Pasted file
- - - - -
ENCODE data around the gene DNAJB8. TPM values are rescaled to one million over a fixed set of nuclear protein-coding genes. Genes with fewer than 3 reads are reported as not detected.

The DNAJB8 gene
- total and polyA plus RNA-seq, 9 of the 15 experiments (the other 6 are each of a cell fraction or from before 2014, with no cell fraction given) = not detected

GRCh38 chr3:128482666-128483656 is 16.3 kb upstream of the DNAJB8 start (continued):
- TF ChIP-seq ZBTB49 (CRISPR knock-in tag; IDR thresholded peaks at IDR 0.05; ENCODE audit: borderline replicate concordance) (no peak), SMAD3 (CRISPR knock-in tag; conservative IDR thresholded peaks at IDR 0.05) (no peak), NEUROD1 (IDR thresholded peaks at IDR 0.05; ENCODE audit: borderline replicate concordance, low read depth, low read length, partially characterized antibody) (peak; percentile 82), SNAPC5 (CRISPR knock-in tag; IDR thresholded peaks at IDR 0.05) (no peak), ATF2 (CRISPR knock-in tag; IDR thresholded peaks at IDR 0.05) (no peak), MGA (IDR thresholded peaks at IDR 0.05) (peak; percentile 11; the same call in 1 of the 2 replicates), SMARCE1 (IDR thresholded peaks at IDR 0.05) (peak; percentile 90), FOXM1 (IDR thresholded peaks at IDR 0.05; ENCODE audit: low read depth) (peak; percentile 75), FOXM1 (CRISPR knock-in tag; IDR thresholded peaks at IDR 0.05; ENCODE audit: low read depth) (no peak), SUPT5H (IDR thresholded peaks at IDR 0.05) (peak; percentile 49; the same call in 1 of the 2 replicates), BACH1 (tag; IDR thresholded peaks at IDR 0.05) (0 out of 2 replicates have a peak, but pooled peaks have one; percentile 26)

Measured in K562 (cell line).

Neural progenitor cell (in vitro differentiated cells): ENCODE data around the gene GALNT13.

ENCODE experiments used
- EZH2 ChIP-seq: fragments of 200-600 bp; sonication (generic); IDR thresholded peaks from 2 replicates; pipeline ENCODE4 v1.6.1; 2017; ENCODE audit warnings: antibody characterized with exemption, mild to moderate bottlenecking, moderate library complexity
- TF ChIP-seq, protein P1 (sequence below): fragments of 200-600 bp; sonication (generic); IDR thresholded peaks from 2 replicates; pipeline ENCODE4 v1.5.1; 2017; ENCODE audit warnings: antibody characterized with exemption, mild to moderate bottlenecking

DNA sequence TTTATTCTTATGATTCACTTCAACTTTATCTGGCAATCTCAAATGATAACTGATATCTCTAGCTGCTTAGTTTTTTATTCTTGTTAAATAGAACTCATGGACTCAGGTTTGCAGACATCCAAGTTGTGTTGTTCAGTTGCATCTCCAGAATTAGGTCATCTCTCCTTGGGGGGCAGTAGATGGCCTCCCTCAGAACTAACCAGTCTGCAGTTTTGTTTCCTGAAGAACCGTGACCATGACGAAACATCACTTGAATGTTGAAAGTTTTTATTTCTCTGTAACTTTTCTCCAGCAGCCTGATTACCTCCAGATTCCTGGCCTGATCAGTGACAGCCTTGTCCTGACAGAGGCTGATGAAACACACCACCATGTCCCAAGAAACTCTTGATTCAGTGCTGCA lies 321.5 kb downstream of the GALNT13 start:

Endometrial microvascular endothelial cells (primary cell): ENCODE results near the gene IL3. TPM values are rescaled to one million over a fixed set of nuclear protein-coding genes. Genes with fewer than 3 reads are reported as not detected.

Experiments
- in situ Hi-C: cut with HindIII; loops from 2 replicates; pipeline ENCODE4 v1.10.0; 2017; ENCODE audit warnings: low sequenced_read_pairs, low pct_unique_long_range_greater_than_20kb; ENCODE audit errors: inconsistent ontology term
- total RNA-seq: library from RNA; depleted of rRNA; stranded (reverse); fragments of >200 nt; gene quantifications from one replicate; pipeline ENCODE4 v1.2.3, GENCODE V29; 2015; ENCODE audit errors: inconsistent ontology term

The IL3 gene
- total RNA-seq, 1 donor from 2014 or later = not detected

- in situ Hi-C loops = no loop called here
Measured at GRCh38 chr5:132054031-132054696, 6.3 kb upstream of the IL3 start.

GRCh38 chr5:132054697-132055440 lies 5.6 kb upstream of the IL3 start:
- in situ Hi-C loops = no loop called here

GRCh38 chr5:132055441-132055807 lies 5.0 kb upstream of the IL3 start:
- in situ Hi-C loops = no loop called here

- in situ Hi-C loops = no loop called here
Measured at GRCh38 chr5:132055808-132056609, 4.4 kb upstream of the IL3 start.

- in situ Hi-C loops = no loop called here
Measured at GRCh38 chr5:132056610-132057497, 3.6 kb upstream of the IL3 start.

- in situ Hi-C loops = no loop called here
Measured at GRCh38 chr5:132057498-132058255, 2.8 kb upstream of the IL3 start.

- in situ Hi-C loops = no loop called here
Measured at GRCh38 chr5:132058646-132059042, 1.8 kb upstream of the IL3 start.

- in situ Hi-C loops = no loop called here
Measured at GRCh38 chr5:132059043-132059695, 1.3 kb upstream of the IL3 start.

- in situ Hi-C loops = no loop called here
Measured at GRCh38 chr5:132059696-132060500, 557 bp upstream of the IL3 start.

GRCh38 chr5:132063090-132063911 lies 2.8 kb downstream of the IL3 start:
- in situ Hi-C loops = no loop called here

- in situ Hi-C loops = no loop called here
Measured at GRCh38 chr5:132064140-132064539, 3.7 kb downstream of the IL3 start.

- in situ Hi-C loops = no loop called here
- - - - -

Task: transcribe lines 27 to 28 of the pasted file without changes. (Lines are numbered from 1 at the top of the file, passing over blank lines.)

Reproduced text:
Measured at GRCh38 chr5:132056610-132057497, 3.6 kb upstream of the IL3 start.

- in situ Hi-C loops = no loop called here